Another culture in Ethiopia would music we listen to. The main genre would be Ethio jazz having a rich and fascinating history. It is based on a pentatonic scale with asymmetrical rhythm. Aster awoke, Tewodros Taddeese, Ali Bira, Mahammod Ahmud of course one of the legendary Tilahun Gessese are amongst a few of the famous singers renowned around the world when it comes to singers in Ethiopia.

Culture of Ethiopia: Nature and Man

The natural beauty of Ethiopia amazes first-time visitors. Among the most visited sites in the country, the wildlife takes place up top. Ethiopia has an extraordinary and astonishing range of wildlife.

It is home to many species boasting over 24,000 species overall. Most iconic epidemic animals in Ethiopia whose primary source of food being grass are Walia ibex, the mountain nyala, Somali wild donkey, yellow fronted parrot, bale mountain vervet, Minilik bushbucks and gelada baboons. It also contains 7 lion populations that contain about 500 lions. The country has wild animals and flying animals that are not yet fully explored.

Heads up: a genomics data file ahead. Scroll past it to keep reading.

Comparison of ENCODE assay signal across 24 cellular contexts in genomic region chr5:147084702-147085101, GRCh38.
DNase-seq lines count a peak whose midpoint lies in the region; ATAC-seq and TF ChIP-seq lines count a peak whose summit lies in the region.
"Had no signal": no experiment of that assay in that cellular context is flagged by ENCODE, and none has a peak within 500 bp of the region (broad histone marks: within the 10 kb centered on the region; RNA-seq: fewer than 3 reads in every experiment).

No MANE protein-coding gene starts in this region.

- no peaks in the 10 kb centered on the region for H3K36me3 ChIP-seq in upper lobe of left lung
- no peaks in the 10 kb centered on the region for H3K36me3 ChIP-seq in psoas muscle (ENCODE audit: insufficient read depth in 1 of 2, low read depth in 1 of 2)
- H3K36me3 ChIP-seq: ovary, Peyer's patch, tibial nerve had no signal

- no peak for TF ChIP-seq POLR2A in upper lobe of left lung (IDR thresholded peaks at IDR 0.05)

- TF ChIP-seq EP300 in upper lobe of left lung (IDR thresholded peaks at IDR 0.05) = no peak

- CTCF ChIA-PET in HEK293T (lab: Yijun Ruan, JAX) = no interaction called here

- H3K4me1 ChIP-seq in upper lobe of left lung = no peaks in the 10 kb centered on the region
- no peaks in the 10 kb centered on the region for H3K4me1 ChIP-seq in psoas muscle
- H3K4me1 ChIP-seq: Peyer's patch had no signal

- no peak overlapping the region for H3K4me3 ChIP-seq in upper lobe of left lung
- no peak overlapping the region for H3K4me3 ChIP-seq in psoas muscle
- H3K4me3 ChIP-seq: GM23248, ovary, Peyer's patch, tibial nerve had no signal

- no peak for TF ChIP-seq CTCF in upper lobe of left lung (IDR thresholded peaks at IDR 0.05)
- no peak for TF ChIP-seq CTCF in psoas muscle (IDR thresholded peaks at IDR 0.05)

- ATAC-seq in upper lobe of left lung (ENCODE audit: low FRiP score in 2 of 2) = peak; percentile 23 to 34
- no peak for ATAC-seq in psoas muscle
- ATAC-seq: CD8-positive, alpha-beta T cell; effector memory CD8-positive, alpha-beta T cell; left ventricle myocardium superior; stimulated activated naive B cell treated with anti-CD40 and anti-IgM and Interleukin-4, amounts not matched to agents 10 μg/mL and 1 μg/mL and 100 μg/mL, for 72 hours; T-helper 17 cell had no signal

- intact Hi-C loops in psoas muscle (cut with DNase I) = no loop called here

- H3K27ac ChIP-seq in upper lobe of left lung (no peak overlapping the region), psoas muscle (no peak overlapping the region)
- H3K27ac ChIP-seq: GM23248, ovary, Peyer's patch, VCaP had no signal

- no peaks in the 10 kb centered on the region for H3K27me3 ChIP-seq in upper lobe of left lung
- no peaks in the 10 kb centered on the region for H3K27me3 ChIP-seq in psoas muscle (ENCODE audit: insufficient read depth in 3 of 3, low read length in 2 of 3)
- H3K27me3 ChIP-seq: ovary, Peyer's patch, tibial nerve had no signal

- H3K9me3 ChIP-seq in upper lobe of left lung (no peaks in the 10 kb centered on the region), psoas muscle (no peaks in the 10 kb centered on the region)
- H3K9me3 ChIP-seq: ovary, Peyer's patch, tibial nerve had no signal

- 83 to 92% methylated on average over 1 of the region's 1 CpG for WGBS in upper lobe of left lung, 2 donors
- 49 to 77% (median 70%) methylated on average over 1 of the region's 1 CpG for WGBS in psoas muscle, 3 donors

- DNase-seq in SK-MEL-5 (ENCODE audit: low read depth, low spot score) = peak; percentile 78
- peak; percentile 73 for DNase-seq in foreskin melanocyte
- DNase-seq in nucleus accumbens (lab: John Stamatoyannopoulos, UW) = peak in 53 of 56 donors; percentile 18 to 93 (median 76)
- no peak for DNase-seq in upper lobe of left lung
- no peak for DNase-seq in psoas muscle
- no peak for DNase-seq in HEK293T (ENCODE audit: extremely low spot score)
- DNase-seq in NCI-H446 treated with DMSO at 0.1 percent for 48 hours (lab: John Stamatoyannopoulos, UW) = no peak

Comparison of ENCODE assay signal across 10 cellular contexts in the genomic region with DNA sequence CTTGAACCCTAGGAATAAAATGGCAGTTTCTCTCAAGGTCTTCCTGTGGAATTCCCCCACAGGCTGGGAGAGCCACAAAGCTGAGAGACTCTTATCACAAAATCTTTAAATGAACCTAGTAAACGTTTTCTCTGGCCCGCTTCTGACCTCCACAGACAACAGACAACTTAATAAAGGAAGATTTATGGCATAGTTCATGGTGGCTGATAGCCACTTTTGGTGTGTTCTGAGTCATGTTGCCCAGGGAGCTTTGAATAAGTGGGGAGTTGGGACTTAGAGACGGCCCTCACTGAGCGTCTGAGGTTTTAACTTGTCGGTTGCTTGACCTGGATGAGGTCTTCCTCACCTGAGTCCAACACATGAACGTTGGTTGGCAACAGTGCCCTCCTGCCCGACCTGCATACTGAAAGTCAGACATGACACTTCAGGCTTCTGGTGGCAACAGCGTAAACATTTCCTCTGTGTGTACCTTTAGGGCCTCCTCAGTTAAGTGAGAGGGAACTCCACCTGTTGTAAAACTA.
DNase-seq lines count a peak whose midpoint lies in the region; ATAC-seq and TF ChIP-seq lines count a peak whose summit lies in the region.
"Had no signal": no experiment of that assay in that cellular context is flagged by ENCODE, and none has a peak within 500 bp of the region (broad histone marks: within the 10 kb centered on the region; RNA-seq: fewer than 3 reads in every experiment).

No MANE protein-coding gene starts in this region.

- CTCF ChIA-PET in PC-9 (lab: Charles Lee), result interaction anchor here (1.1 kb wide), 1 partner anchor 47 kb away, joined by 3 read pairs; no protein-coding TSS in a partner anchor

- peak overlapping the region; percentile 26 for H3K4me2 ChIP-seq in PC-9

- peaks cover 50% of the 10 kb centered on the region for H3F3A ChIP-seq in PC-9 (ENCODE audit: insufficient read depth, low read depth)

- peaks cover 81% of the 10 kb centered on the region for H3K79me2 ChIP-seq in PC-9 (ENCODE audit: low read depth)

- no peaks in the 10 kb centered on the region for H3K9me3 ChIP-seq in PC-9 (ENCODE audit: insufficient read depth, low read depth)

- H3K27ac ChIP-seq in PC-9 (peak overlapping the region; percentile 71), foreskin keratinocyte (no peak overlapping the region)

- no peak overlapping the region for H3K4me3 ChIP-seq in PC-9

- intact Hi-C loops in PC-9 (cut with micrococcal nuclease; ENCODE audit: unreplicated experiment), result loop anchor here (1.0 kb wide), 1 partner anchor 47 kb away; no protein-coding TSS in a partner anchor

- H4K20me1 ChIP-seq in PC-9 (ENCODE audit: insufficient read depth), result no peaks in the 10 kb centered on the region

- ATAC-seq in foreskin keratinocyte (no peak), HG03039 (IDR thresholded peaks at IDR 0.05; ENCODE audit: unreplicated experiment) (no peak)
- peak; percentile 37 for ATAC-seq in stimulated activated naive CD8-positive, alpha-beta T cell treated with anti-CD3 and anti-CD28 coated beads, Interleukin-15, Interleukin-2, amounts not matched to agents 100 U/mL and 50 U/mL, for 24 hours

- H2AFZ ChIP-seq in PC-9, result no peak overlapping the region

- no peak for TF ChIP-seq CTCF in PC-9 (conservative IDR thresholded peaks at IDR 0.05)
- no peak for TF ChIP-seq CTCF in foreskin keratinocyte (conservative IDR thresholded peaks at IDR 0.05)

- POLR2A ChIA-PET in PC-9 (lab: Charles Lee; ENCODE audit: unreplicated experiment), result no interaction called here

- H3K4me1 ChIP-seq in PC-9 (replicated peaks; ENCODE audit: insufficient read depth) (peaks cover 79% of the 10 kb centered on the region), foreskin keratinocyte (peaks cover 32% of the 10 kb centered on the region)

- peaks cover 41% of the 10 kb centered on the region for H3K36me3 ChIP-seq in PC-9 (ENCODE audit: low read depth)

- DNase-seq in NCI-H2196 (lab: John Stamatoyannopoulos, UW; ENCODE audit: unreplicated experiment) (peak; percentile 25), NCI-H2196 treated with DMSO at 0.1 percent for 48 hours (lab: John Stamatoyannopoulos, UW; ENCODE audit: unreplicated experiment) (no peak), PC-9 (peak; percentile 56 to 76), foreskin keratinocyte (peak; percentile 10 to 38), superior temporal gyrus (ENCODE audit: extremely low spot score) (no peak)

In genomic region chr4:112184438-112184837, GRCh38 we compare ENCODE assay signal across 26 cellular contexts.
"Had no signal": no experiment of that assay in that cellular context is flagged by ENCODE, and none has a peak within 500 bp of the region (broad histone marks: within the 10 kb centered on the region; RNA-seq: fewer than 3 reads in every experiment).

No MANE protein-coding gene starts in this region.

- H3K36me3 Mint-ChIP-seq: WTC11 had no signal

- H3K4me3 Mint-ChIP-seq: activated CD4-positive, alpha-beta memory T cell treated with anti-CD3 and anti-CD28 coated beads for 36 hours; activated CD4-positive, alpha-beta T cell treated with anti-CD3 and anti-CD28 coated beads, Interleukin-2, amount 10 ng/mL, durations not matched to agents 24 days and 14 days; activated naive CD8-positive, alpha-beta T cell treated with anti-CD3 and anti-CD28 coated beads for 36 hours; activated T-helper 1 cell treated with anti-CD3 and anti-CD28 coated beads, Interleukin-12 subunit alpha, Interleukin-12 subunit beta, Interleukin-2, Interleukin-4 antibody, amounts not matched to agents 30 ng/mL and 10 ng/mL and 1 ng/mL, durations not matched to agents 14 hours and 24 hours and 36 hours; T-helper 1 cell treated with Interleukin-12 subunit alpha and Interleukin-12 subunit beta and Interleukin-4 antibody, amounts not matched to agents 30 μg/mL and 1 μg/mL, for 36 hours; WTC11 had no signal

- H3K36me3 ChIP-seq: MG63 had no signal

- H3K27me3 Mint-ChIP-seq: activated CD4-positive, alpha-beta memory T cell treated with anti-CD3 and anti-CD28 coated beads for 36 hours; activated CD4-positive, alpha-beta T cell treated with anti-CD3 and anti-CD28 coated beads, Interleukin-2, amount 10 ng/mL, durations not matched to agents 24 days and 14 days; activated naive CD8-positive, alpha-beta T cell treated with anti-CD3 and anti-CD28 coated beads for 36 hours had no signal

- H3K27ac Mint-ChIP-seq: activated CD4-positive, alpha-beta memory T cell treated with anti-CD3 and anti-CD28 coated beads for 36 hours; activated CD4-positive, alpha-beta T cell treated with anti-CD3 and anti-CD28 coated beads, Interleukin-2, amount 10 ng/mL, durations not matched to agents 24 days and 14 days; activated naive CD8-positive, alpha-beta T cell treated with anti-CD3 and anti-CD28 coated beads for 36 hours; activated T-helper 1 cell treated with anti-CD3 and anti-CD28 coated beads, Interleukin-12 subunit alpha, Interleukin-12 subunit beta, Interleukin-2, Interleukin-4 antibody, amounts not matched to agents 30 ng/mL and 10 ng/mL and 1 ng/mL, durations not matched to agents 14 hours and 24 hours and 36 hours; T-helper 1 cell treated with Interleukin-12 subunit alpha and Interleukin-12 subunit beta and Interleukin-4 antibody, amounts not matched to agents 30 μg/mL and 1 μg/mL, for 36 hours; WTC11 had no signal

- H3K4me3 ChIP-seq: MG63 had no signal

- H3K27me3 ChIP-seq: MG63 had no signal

We hear that most people who want to come to Ethiopia would want to be aware of the climate first. Ethiopia is in the tropical zone lying between the equator and the tropic of cancer. The climate varies mostly with altitude and goes from hot and arid climates of the lowlands to cool climate of a plateau having 3 seasons mainly known as Belg, Kiremt , and Bega. Dallol, located in the northern part of Ethiopia takes over as being the hottest place in the world averaging 94 degrees Fahrenheit. Of all the times and seasons, November and February are better when sunny, clear days are present.

ethiopian woman wearing habesha kemis